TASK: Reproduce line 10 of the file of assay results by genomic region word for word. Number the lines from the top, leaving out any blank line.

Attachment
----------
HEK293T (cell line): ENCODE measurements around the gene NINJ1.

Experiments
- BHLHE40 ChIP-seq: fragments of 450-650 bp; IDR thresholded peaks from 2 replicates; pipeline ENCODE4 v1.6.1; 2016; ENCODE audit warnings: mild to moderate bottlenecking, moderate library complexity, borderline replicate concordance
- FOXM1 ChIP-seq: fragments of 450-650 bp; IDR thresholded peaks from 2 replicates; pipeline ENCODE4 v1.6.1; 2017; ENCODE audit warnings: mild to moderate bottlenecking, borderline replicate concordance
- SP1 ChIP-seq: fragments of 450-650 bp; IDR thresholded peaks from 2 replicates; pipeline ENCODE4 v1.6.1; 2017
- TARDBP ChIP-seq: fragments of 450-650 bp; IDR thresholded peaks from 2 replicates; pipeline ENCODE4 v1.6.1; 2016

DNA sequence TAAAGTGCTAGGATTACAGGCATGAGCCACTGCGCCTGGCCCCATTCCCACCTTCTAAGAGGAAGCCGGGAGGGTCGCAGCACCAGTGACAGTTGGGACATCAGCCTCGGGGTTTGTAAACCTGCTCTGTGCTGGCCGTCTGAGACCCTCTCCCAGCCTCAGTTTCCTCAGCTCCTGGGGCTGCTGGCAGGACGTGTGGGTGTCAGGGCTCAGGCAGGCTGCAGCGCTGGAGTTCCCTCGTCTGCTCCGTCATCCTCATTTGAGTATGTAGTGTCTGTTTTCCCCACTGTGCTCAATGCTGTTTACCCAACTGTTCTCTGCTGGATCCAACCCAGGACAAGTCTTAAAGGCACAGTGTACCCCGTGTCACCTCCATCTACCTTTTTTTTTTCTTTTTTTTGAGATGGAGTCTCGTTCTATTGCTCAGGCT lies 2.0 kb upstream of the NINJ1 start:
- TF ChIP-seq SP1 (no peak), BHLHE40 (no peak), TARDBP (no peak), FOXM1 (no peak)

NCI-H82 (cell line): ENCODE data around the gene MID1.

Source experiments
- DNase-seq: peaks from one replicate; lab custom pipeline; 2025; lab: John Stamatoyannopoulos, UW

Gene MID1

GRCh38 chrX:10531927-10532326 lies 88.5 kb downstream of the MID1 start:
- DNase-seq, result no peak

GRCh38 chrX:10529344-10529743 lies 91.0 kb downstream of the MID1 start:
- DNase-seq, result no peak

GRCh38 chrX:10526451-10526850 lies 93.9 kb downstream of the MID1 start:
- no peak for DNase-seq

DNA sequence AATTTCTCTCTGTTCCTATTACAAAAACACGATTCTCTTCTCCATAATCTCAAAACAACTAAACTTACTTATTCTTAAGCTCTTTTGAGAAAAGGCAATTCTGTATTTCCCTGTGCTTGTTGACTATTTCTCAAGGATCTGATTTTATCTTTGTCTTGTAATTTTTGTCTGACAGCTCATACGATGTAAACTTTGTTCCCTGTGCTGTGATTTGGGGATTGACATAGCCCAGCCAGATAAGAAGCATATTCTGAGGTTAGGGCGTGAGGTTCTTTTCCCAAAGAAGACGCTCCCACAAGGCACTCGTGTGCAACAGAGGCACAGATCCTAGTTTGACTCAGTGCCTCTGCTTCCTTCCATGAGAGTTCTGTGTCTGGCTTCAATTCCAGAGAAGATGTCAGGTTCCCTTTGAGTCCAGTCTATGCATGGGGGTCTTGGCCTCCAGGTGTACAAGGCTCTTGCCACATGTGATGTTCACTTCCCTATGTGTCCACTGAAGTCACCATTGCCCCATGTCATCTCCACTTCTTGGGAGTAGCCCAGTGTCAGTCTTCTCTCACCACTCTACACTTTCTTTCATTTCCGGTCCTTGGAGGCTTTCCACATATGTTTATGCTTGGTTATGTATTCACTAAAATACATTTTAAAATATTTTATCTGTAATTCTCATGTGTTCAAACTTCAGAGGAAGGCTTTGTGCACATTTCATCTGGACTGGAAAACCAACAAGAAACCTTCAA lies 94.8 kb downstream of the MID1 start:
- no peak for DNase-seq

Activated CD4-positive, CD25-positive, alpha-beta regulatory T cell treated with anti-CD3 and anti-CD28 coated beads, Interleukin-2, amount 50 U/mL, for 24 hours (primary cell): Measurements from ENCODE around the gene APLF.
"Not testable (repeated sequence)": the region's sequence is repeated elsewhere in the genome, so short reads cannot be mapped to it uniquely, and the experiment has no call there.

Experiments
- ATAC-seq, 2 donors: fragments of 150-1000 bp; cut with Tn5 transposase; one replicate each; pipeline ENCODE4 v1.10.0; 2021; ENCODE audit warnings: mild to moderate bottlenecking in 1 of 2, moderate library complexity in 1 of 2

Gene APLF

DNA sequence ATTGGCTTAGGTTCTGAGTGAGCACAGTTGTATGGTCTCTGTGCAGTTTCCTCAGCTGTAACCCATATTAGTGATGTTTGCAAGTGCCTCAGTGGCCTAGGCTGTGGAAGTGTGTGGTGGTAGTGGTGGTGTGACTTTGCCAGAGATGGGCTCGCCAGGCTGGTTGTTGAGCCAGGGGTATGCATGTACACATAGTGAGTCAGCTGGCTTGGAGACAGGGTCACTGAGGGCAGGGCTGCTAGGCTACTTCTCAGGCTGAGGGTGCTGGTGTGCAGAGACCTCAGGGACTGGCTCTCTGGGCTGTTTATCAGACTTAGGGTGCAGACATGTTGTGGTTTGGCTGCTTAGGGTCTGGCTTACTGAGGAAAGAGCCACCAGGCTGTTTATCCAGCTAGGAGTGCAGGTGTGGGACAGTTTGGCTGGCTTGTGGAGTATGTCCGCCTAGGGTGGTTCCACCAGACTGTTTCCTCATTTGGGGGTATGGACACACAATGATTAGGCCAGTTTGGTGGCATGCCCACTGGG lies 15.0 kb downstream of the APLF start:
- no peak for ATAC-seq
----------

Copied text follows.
Source experiments